The Bavarians are completely relaunching their compact van with two plug-ins, but no stretchers.
This is one of those stories where everyone puts their hands together at first. “It won’t work”, “It won’t work”, “How could they?” – in the automotive world, breaking with tradition is often nothing short of outrage. Then, a few years later, when everyone gets used to it and calms down, a change in dogma often pays off for the manufacturer. There are many examples of this, such as Volkswagen and Porsche switching from air-cooled to water-cooled engines, or BMW introducing front-wheel drive family vans. When the Bavarians revealed the 2-Series Active Tourer at the 2014 Geneva Motor Show, a wave of outrage swept the automotive world. BMW’s front-wheel drive? And the family van?
The series manager in charge at the time, Frank Niederländer, was busy reassuring and explaining. “If you want to deliver what the market wants in terms of interior size and variability with a model like this, you can only do that with front-wheel drive and a transverse engine.” He puts it in perspective: “When we launched the Touring or There was a huge response when it came to the X model. But no one asked today if these station wagons or SUVs would be a good fit for BMW.”
feel like a bmw
The Dutch were right, seven years later the model became an integral part of the Bavarian product range – internally it is now called the “Conqueror” because it brought many new customers to the brand. More than 420,000 units have been sold to date, most of them in Europe. So it’s clear that the Active Tourer will be given the next generation – the unsuccessful long-wheelbase version of the Grand Tourer will be dropped from the range. The concept remains the same: compact family van, all-wheel front-wheel drive, transverse engine.
Nearly everything else is new: size has grown in every direction, the design is more powerful, and it now has the SUV touch of bigger wheels and a wider track. And under the sheet metal has been modernized as much as we can. The Active Tourer also now features the massive BMW kidney grille, which is currently the subject of controversial discussions. Inside, the model takes its biggest leap: a cabin reminiscent of the large electric SUV iX, a large curved display, refined materials and airy space. Everything feels like a BMW – exactly the way it should be.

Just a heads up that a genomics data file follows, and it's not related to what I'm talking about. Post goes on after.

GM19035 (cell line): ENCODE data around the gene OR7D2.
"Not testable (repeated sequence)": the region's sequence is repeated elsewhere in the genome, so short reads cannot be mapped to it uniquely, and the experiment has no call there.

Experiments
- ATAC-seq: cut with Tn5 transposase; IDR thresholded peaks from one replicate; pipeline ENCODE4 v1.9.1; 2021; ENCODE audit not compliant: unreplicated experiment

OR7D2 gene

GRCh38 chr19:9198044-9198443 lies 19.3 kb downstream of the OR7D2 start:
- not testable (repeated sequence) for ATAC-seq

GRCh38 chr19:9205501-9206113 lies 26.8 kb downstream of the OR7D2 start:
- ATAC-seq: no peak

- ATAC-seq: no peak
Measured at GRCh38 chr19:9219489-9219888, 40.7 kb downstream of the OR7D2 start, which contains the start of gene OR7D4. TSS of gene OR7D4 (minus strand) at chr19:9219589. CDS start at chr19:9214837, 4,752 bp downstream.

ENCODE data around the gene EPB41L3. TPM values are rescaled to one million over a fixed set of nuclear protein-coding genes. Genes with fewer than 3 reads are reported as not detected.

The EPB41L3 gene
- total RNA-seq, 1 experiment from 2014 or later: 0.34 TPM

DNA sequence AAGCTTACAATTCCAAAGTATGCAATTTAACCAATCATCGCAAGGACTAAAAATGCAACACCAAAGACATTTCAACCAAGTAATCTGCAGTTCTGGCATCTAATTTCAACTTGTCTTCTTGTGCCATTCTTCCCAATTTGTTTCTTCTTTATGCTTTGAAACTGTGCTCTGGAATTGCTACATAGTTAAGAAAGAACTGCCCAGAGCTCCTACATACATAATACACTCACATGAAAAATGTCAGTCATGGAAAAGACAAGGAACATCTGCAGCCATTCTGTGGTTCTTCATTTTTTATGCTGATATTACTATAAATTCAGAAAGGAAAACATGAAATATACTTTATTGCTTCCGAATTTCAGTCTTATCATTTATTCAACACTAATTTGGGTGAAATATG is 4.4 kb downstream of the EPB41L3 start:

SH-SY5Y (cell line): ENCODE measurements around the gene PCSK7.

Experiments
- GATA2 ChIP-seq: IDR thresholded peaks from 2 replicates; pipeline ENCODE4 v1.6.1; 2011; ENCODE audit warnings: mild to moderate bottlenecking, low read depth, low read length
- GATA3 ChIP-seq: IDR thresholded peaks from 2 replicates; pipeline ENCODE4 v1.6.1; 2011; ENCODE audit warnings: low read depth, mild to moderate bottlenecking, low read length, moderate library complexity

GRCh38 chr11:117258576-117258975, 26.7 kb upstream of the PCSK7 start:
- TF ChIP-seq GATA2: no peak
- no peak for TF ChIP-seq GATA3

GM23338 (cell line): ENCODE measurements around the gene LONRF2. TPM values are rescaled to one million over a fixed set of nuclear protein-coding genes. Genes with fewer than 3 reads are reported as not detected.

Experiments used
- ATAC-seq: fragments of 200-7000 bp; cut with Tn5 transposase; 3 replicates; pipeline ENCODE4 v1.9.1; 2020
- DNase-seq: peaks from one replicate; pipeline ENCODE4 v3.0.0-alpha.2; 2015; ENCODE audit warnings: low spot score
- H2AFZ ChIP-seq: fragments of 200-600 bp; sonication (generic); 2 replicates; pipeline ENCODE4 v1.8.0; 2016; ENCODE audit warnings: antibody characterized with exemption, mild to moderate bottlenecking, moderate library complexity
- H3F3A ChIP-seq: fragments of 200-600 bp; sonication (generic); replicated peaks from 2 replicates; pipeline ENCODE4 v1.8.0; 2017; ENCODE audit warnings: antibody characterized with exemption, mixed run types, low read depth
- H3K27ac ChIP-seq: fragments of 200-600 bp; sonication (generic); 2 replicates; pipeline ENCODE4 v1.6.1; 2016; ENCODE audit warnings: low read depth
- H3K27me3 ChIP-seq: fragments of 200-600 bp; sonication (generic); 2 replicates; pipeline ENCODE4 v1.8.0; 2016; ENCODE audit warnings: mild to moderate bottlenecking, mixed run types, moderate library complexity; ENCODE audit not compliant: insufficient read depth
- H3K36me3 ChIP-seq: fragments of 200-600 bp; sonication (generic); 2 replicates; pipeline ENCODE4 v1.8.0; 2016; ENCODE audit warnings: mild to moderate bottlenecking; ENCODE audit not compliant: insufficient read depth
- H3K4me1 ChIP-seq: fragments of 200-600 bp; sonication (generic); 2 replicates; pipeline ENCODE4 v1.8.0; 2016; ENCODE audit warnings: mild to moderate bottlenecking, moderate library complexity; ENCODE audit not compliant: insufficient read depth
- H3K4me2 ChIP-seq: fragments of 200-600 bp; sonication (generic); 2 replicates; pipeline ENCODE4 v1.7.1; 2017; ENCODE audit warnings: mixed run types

Of the petrol and diesel engines on offer, 90% of the components are new or at least optimised to increase the unit’s efficiency. It also offers two plug-in hybrid models with a pure electric range of up to 90 kilometers, which is 35 kilometers more than the previous model. “Furthermore,” emphasizes project manager Tilo Renz, “the PHEV’s batteries are produced with 100 percent wind energy.” This also improves the environmental balance.
All of these changes and innovations result in a balanced and tight driving experience directly associated with BMW – a feat the predecessor didn’t manage to achieve. The more powerful plug-in hybrids are particularly recommended: the all-wheel drive 230e xDrive is impressive, with a system output of 336 hp, an actual range of 90 kilometers, and a WLTP fuel consumption of 1.1 to 1.4 liters per 100 kilometers. Both PHEVs will be launched at a later date, so pricing is unclear – the 2 Series Active Tourer with the combustion engine starts at 42,400 francs. BMW wouldn’t say whether it plans to launch an all-electric Active Tourer. “But he has the same platform as the iX1, so it’s possible,” a BMW technician said behind closed doors. The all-electric version of the small SUV, the X1, is slated to go on sale later this year.
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